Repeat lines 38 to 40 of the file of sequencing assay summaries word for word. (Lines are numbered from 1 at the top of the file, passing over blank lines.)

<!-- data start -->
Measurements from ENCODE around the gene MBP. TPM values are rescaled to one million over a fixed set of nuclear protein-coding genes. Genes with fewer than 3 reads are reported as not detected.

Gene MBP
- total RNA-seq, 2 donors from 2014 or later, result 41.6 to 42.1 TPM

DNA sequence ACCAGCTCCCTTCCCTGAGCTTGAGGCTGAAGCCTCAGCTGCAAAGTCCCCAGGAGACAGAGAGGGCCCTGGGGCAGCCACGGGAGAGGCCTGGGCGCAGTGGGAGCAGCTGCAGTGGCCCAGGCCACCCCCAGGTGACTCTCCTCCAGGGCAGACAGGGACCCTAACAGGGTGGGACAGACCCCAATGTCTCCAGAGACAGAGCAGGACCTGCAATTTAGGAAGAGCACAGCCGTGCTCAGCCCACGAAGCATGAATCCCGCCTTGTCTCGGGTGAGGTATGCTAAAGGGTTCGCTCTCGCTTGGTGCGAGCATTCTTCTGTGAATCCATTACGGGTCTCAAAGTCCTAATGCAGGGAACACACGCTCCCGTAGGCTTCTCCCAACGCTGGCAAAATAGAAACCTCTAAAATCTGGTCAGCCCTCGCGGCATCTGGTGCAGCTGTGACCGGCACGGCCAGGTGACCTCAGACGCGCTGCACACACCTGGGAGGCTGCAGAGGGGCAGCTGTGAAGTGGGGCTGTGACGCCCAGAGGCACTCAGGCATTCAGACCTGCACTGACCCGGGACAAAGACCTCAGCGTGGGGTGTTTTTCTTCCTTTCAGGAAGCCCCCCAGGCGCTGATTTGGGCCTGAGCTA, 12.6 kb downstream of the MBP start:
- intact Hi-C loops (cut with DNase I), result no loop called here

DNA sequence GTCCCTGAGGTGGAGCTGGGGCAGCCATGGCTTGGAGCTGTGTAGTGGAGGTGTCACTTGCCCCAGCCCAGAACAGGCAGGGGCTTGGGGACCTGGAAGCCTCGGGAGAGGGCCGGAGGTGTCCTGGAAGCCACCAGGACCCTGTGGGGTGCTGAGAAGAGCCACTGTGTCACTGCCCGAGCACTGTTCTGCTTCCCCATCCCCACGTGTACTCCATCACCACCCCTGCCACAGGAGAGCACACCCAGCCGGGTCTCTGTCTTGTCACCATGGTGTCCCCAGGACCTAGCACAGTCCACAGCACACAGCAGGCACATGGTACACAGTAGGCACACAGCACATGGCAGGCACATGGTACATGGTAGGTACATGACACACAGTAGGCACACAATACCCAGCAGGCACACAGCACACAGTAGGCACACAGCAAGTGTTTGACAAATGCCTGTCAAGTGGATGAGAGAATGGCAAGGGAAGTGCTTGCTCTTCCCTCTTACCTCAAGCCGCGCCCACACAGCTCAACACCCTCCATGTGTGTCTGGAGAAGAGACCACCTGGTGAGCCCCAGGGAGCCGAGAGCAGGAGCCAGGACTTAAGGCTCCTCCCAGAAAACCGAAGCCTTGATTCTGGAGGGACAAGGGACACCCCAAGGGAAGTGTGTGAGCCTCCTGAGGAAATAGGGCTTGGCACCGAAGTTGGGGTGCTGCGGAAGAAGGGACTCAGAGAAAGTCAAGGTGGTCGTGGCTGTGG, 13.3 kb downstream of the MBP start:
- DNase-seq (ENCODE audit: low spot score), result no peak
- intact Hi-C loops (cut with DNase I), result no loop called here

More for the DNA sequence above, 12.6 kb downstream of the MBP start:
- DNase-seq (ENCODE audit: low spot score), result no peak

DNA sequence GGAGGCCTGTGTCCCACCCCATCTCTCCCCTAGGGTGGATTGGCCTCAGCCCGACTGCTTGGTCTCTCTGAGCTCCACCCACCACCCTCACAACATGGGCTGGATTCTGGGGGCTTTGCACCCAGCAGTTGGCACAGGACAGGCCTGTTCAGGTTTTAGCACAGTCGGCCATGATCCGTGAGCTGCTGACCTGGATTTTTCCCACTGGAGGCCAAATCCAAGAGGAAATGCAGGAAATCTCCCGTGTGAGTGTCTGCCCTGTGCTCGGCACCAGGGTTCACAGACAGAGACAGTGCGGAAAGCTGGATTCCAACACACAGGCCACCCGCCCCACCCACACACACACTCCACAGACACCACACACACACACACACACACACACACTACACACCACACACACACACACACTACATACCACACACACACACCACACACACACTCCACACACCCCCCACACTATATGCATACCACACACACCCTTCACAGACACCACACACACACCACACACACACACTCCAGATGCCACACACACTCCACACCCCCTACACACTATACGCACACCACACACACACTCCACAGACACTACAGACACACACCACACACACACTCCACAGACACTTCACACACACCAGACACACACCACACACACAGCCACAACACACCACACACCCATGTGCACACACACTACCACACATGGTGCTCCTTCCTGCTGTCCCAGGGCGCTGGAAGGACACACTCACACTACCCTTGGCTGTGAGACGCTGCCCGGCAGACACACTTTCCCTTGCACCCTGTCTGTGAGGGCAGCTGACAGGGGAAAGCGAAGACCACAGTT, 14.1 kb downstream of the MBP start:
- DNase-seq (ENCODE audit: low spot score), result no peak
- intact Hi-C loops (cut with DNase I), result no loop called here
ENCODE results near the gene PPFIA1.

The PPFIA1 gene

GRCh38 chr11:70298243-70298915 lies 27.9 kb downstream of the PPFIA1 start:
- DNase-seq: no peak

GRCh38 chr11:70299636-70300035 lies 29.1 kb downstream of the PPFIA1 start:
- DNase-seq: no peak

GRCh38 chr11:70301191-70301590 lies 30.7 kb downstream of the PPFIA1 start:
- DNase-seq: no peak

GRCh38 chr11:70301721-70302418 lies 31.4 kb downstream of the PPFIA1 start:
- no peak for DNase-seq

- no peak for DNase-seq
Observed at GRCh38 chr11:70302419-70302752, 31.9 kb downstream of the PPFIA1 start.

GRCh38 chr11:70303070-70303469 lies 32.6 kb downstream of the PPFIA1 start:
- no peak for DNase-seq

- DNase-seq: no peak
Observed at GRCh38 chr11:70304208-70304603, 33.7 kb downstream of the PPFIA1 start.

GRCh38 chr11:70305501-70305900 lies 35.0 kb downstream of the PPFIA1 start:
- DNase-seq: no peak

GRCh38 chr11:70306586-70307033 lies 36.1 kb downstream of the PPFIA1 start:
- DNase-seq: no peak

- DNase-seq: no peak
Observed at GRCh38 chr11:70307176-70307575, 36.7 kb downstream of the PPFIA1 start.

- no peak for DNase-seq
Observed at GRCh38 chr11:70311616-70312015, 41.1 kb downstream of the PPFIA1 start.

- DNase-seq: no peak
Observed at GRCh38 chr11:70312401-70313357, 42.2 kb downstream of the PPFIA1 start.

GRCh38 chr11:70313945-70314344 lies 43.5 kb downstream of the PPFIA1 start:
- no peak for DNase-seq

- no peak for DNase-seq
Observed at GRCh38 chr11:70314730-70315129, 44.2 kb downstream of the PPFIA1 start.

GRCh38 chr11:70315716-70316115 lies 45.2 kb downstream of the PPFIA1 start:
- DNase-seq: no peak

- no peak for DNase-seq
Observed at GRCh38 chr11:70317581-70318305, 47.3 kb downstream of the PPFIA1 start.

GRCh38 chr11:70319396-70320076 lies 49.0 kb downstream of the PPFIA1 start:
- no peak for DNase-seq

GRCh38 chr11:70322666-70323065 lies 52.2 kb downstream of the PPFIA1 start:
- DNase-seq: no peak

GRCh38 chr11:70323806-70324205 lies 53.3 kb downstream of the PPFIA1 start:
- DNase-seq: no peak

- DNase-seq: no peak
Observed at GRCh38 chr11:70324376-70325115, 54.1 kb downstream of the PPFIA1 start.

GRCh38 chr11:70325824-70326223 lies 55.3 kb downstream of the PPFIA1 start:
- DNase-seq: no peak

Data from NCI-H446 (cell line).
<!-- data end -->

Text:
- DNase-seq: no peak
Observed at GRCh38 chr11:70312401-70313357, 42.2 kb downstream of the PPFIA1 start.

GRCh38 chr11:70313945-70314344 lies 43.5 kb downstream of the PPFIA1 start: